Presented with all the impressive bows and luxury wrapping paper that transform even a simple gift into something almost high-fashion, Lilly Grimm heads straight for the no-fuss packaging.
Brown paper, in fact.
No, it's not like she ran out of newspaper and string.
The Burr Ridge woman prefers a natural canvas for the real artistry of a master gift-wrapper: unexpected accessories she recycles from her house and yard.
She's dressed gifts with ornaments and dried flowers. She's made collages out of magazine clippings. Instead of a ribbon, she's wrapped boxes with ties (hinting at a shirt inside). This year, she's sewing a miniature uniform to sit on top of presents for her son, a cadet.
The personal attention to each gift may require more time and creativity, but also garners plenty of praise.
"When you take the time and present someone with a beautiful gift, they think 'she really cares about me,'" she said.
Grimm, who provides bilingual services at Hinsdale-based HCS Family Services, also volunteers as a gift wrapper at Oakbrook Center.
Proceeds from the gift-wrapping program, which continues until Christmas Eve at the shopping center, support HCS, a nonprofit organization that serves low-income individuals and families in southeast DuPage County through a mobile and permanent food pantry at 19 E. Chicago Ave. in Hinsdale, as well as housing and utility assistance.
Last year, volunteers at Oakbrook Center wrapped about 875 gifts for shoppers.
"We're not even into the last-minute rush yet," said Suzanne Beres, the center's senior marketing manager.
The fundraiser at Oak Brook -- expected to generate about $10,000 -- is "critical," said Debbie Baker, HCS director of development. More than 19,000 people used the nonprofit's food pantry program in 2011.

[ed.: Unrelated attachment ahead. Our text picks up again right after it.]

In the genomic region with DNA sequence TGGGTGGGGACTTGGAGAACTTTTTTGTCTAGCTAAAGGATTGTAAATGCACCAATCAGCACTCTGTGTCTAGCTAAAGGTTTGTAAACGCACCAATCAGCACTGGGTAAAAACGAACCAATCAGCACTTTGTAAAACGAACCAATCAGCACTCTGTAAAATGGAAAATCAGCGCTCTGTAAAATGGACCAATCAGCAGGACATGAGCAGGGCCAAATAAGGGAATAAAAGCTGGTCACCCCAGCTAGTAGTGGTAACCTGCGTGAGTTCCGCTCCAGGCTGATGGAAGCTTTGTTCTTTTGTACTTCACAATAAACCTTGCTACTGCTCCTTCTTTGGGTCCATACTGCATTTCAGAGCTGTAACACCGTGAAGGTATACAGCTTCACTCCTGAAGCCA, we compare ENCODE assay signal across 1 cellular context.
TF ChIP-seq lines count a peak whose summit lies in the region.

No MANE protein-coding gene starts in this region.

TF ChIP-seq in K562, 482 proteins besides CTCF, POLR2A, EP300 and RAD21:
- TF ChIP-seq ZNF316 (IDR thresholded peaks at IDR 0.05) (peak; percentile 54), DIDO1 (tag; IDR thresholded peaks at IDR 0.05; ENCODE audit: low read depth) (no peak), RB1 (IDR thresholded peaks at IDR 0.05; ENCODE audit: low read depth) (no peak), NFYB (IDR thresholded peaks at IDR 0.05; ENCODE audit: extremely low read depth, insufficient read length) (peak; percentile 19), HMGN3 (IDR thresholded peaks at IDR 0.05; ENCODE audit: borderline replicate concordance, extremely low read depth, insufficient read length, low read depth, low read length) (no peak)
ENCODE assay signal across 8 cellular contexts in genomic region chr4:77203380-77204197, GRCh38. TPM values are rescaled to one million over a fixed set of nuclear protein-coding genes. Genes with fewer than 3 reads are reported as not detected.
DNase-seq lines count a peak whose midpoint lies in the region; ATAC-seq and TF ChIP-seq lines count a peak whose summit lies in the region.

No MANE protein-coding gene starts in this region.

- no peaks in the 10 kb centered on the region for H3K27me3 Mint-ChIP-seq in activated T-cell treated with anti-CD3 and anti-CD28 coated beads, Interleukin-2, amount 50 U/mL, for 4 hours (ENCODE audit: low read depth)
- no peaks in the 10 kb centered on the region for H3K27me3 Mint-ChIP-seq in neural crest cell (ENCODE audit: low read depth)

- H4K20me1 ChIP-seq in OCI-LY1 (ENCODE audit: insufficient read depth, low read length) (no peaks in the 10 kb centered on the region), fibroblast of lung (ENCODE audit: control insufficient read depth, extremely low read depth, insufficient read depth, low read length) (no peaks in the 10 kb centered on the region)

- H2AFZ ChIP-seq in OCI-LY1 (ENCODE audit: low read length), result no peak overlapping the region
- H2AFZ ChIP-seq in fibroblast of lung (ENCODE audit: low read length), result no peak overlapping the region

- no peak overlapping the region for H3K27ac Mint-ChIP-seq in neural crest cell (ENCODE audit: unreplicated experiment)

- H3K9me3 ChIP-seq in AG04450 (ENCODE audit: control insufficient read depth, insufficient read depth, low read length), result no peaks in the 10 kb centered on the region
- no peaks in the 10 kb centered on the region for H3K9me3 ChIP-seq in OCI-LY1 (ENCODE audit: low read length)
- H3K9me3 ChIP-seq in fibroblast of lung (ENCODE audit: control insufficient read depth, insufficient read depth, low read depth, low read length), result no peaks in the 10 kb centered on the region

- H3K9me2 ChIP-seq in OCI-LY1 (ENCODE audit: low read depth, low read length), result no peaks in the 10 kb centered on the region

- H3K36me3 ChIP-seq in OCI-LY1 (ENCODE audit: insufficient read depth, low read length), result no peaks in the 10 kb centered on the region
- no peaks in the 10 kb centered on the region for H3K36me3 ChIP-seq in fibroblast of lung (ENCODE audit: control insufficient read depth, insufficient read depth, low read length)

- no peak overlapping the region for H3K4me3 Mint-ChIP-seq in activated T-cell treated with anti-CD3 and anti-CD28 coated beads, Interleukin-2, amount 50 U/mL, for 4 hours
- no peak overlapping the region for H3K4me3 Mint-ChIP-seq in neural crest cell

"It's really, really hard to keep up with the demand right now, so this is a huge help to us," Baker said.
Grimm plays it pretty straight while doing her wrapping at Oakbrook Center, but even then she demonstrates a bit of flair.
During a recent shift at the gift-wrapping station at the center's upper level between Sears and Nordstrom, Grimm wrapped a package in slightly more than four minutes using only nine pieces of double-sided tape.
If you're a last-minute shopper panicking at the thought of wrapping gifts, Grimm suggests hunting around the house for eco-friendly and economical ways to package presents.
For gifts for kids, use coloring book pages, she said. For the sports fanatic, Grimm recommends pieces of fabric in colors inspired by a favorite team. Even the inside of a box can be lined with inexpensive velvet and a touch of spray glue.
Form an assembly line with friends or family to help you, Grimm said. First, cut all the pieces of wrapping paper you need instead of returning to rolls or other materials for each box. Grimm relies on three distinct pieces of twine to measure the appropriate amount of paper for small, medium and large boxes.
"You don't have to be intimidated by it," Grimm said. "Just have fun with it, but have pride in what you do."
We asked Grimm to dissect her approach for a perfectly wrapped gift for the Daily Herald. Here's how she does it ...